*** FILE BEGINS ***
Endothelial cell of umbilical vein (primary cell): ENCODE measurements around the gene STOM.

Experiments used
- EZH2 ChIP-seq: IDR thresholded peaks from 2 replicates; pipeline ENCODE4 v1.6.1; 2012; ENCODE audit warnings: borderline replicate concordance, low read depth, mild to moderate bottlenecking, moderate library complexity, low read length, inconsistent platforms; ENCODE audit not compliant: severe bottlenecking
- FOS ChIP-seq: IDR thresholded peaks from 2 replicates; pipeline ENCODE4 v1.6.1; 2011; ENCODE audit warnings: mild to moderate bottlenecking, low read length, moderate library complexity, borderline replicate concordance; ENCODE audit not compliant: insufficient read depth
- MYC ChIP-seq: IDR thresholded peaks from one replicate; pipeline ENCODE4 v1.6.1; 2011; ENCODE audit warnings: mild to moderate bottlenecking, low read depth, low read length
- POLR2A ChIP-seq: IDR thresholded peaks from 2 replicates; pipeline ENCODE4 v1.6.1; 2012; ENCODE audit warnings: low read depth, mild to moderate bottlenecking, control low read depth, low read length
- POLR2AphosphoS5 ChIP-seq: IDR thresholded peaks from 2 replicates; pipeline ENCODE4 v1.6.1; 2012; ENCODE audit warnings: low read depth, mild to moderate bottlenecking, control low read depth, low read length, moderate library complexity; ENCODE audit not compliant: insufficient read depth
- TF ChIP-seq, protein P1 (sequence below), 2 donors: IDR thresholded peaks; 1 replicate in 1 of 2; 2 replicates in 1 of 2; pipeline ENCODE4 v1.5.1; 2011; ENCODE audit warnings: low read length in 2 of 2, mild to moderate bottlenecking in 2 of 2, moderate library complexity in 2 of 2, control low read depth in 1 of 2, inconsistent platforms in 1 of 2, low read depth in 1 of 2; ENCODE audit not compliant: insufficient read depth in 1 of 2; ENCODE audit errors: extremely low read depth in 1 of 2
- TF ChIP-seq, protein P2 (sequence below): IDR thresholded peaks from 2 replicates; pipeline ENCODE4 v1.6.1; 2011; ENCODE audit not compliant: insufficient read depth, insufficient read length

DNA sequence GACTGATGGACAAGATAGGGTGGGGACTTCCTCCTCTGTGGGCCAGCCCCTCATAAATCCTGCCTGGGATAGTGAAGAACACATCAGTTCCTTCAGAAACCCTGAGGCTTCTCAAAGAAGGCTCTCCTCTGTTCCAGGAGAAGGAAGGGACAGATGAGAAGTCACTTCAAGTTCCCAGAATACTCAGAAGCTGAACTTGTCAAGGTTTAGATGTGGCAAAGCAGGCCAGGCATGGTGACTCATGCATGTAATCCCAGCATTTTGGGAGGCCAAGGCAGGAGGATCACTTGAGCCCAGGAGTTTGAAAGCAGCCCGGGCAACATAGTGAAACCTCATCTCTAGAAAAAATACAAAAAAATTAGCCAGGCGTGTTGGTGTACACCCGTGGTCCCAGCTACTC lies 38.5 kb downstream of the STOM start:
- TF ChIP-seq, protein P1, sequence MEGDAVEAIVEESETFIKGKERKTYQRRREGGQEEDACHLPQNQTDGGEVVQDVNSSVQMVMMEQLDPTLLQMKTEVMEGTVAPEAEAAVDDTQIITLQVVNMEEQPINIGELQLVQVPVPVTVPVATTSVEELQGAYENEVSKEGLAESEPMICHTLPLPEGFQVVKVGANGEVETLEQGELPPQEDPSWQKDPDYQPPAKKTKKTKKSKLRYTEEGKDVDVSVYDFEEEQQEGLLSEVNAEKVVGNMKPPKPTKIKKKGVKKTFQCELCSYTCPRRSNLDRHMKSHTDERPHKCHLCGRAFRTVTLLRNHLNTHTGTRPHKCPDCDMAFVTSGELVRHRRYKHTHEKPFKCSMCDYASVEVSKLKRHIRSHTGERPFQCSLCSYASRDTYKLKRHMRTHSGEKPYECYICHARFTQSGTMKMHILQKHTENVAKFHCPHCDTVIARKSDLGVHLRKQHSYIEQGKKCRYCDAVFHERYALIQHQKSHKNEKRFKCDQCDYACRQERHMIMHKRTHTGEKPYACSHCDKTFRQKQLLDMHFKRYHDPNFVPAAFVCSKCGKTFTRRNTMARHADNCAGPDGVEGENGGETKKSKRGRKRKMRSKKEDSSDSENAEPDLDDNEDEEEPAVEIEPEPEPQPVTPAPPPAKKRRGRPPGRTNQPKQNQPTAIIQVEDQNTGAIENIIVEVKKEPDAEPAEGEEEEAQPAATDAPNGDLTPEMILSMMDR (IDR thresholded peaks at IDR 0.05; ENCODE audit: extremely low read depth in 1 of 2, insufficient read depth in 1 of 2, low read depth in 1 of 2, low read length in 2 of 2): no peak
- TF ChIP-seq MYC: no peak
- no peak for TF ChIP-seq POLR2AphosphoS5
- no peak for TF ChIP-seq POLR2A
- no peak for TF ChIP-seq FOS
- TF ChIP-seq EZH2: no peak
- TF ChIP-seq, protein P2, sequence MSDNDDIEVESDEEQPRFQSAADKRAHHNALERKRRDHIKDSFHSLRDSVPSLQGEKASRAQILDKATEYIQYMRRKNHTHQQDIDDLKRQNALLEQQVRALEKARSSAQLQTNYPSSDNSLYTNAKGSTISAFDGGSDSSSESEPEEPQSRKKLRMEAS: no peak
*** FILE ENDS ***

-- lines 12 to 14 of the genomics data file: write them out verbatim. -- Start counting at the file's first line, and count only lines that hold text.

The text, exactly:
- TF ChIP-seq MYC: no peak
- no peak for TF ChIP-seq POLR2AphosphoS5
- no peak for TF ChIP-seq POLR2A